[ACCEPTED]-Regex (C#): Replace \n with \r\n-regex
It might be faster if you use this.
It basically 8 looks for any \n that is not preceded by 7 a \r. This would most likely be faster, because 6 in the other case, almost every letter matches 5 [^\r], so it would capture that, and then 4 look for the \n after that. In the example 3 I gave, it would only stop when it found 2 a \n, and them look before that to see if 1 it found \r
Will this do?
Basically it matches a '\n' that 15 is preceded with a character that is not 14 '\r'.
If you want it to detect lines that 13 start with just a single '\n' as well, then 12 try
Which says that it should match a '\n' but 11 only those that is the first character of 10 a line or those that are not preceded with 9 '\r'
There might be special cases to check 8 since you're messing with the definition 7 of lines itself the '$' might not work too 6 well. But I think you should get the idea.
EDIT: credit 5 @Kibbee Using look-ahead s is clearly better 4 since it won't capture the matched preceding 3 character and should help with any edge 2 cases as well. So here's a better regex 1 + the code becomes:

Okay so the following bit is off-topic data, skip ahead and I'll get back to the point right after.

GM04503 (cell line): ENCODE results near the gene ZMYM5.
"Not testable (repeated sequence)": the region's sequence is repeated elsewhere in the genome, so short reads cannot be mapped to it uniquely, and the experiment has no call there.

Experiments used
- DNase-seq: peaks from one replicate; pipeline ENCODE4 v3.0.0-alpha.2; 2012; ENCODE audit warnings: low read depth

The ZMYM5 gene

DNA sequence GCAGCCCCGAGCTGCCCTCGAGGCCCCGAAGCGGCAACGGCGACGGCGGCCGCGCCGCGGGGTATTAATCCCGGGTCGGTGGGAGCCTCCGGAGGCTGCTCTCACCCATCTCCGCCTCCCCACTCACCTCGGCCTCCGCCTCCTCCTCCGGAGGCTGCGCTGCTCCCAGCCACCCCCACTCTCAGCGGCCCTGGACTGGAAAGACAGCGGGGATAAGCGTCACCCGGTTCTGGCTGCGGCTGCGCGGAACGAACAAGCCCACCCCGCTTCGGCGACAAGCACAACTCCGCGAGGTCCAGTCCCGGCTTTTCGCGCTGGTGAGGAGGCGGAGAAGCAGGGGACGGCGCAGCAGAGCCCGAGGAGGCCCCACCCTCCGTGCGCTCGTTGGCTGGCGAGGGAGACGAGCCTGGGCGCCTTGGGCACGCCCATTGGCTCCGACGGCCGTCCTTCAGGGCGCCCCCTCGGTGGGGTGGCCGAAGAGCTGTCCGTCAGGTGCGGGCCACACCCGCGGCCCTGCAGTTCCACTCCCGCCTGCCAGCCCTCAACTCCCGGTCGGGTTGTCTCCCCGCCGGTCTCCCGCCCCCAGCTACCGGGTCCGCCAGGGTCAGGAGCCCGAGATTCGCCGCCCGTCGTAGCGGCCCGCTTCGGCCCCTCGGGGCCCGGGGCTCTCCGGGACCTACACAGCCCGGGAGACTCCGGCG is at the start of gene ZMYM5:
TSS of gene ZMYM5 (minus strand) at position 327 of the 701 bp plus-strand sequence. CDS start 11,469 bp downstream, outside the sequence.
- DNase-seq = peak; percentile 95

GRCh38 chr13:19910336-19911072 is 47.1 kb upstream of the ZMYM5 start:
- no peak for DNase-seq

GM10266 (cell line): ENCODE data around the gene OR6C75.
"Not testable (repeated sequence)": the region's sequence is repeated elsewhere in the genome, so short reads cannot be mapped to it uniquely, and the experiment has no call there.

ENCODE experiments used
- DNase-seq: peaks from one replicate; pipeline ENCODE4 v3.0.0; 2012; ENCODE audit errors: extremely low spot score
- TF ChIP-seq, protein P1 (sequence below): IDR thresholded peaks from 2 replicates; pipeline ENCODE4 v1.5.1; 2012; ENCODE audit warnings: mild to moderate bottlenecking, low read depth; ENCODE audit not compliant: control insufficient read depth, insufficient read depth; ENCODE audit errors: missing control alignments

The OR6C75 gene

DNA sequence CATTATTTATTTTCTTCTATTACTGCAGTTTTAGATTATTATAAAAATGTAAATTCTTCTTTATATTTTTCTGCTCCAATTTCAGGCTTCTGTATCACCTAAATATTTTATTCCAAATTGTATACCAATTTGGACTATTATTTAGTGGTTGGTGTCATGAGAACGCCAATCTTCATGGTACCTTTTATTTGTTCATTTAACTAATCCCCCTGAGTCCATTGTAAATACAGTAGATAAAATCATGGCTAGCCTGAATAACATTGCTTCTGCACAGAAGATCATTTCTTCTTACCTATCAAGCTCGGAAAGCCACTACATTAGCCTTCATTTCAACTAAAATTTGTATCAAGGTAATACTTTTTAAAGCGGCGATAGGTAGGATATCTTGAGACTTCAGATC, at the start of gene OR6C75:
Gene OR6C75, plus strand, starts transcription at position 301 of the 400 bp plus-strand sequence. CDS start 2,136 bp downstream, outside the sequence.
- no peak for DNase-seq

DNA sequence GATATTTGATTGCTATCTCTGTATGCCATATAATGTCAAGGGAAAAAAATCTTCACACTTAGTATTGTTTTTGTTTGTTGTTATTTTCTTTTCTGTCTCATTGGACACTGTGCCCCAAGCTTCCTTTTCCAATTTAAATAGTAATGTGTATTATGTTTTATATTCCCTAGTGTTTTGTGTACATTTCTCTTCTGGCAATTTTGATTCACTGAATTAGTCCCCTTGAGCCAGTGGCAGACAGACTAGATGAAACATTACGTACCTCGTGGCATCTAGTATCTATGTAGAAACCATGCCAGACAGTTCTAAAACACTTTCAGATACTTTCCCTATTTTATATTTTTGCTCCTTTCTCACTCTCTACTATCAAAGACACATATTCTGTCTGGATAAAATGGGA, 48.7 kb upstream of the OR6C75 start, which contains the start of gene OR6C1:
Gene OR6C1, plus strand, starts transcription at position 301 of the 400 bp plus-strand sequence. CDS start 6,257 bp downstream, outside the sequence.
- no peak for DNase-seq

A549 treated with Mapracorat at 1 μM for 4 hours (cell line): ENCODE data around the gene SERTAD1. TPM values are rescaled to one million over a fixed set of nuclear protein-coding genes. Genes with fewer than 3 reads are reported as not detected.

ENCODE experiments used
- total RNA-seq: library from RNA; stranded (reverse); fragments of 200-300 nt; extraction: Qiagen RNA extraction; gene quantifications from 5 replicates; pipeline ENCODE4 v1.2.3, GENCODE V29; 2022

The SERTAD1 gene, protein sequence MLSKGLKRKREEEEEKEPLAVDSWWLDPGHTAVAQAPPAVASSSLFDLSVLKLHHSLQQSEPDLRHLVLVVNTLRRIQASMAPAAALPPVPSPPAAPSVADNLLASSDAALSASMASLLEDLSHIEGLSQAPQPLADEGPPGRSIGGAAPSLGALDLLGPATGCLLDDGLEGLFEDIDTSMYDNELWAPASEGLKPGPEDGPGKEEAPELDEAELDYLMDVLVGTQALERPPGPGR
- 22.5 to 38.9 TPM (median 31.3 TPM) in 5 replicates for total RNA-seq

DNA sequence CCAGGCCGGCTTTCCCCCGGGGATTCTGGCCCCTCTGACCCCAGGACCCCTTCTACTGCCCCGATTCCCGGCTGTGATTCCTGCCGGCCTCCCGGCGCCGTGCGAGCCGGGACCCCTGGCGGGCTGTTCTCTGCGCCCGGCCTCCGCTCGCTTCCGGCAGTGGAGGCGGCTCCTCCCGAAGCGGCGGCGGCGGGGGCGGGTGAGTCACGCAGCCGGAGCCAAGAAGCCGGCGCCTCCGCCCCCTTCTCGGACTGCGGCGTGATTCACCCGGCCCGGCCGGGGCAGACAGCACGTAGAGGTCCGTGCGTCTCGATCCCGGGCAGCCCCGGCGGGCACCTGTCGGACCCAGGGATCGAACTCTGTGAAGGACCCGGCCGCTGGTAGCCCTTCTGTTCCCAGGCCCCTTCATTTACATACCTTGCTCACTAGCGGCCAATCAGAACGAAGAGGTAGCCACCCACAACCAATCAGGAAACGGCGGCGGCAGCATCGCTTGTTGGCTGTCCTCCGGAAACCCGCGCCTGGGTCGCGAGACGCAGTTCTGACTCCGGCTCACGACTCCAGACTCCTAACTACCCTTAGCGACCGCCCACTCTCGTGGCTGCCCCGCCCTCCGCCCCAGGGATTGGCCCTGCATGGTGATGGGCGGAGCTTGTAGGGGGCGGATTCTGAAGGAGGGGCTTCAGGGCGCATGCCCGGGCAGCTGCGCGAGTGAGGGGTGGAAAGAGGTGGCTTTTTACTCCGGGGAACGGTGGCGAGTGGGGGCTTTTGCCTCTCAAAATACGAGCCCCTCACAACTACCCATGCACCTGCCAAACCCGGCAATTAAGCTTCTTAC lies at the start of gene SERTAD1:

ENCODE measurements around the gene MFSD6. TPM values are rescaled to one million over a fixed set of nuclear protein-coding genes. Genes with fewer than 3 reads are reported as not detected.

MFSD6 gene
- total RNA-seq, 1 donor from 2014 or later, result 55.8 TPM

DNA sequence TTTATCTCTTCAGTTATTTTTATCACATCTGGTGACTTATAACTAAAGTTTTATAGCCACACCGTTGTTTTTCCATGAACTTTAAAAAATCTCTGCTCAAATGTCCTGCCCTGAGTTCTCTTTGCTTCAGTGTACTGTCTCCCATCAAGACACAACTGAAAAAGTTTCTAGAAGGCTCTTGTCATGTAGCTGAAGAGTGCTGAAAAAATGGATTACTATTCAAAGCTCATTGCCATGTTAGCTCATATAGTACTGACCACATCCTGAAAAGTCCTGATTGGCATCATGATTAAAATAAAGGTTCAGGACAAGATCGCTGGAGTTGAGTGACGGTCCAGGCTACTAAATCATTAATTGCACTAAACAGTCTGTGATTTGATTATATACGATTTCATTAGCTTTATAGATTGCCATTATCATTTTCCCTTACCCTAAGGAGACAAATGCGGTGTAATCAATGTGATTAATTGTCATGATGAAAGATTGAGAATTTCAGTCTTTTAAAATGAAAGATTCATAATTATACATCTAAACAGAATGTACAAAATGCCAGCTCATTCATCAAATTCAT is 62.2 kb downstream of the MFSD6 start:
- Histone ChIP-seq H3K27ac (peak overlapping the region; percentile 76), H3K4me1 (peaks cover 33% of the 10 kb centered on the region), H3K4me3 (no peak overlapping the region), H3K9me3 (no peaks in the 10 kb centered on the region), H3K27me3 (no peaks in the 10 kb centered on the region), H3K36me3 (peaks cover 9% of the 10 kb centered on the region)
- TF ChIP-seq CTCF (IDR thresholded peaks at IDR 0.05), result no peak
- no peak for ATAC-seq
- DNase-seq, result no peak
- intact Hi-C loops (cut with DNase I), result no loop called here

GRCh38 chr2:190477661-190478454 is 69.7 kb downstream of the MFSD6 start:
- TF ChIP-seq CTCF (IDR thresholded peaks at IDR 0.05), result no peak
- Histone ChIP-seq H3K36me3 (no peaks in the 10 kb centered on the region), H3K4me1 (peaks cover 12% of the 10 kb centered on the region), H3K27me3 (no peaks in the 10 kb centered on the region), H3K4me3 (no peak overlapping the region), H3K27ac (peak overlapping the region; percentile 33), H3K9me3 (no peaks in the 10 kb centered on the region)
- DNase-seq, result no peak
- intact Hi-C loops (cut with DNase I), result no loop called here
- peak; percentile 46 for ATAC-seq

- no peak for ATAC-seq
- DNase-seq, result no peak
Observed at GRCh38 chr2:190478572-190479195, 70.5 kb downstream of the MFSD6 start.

myStr = Regex.Replace(myStr, "(?<!\r)\n", "\r\n");
I was trying to do the code below to a string 2 and it was not working.
I used Regex.Replace 1 and it worked
Regex.Replace( oldValue, "(?<!\r)\n", "\r\n")
I guess that "myStr" is an object 16 of type String, in that case, this is not 15 regex. \r and \n are the equivalents for 14 CR and LF.
My best guess is that if you know 13 that you have an \n for EACH line, no matter 12 what, then you first should strip out every 11 \r. Then replace all \n with \r\n.
The answer 10 chakrit gives would also go, but then you 9 need to use regex, but since you don't say 8 what "myStr" is...
Edit:looking 7 at the other examples tells me one thing.. why 6 do the difficult things, when you can do 5 it easy?, Because there is regex, is not 4 the same as "must use" :D
Edit2: A 3 tool is very valuable when fiddling with 2 regex, xpath, and whatnot that gives you 1 strange results, may I point you to: http://www.regexbuddy.com/
$ may need to be a \
Try this: Replace(Char.ConvertFromUtf32(13), Char.ConvertFromUtf32(10) + Char.ConvertFromUtf32(13))
If I know the line endings must be one of 6 CRLF or LF, something that works for me 5 is
This essentially does the same neslekkiM's answer 4 except it performs only one replace operation 3 on the string rather than two. This is also 2 compatible with Regex engines that don't 1 support negative lookbehinds or backreferences.
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